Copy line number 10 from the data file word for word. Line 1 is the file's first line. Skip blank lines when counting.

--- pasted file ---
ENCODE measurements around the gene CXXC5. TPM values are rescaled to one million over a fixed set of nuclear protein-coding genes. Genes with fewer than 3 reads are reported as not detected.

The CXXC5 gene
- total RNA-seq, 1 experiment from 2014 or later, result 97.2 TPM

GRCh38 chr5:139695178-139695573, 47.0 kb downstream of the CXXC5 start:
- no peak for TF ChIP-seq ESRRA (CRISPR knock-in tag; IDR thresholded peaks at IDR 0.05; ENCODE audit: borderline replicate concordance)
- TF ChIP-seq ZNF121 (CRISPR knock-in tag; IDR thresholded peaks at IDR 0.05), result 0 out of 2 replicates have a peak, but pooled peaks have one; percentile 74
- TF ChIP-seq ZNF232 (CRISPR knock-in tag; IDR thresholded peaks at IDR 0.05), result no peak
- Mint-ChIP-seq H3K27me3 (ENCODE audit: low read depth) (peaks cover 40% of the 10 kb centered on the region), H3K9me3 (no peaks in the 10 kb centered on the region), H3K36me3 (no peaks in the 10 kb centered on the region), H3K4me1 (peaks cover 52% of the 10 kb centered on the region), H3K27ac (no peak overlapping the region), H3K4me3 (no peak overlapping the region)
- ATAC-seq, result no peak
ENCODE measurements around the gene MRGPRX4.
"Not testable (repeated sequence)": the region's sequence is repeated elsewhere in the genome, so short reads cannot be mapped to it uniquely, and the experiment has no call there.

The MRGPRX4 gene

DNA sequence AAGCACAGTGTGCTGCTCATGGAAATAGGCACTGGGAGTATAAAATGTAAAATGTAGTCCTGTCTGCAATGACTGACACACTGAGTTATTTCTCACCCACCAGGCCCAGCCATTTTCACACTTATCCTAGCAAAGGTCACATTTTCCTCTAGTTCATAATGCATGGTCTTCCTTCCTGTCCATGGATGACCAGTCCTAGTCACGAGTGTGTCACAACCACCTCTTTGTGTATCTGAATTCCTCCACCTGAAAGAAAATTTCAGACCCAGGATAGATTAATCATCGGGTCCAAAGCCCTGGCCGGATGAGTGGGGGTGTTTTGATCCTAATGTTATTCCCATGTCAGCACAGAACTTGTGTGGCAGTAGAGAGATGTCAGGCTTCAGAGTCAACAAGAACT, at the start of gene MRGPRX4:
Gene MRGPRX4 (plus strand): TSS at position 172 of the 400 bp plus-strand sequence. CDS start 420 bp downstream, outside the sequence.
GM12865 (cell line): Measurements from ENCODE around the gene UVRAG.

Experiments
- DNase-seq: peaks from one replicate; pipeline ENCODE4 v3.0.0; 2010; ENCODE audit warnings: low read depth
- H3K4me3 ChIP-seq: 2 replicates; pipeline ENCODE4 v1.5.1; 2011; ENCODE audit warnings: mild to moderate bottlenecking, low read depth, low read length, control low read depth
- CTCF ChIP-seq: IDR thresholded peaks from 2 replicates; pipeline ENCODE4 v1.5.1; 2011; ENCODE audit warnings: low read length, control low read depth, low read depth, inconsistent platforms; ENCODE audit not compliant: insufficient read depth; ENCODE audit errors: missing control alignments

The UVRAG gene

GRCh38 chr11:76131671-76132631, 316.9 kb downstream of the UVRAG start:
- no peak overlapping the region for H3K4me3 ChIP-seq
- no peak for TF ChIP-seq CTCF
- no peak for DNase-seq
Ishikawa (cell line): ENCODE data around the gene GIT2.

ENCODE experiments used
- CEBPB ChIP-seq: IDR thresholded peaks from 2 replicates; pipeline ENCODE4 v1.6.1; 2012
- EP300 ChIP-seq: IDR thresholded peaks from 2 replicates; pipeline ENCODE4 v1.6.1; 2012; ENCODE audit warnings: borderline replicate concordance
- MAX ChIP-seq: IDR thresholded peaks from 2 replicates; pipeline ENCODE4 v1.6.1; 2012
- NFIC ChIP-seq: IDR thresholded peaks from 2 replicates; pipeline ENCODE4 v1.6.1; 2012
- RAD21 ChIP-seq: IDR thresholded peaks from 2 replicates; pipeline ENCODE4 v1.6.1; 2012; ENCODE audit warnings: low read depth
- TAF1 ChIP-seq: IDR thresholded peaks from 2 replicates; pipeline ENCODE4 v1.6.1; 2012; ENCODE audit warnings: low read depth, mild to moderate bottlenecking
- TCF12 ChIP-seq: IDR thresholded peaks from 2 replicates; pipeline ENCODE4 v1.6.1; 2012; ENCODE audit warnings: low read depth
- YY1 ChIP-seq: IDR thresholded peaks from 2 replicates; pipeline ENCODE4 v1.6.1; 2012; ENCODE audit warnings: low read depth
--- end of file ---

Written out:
ENCODE measurements around the gene MRGPRX4.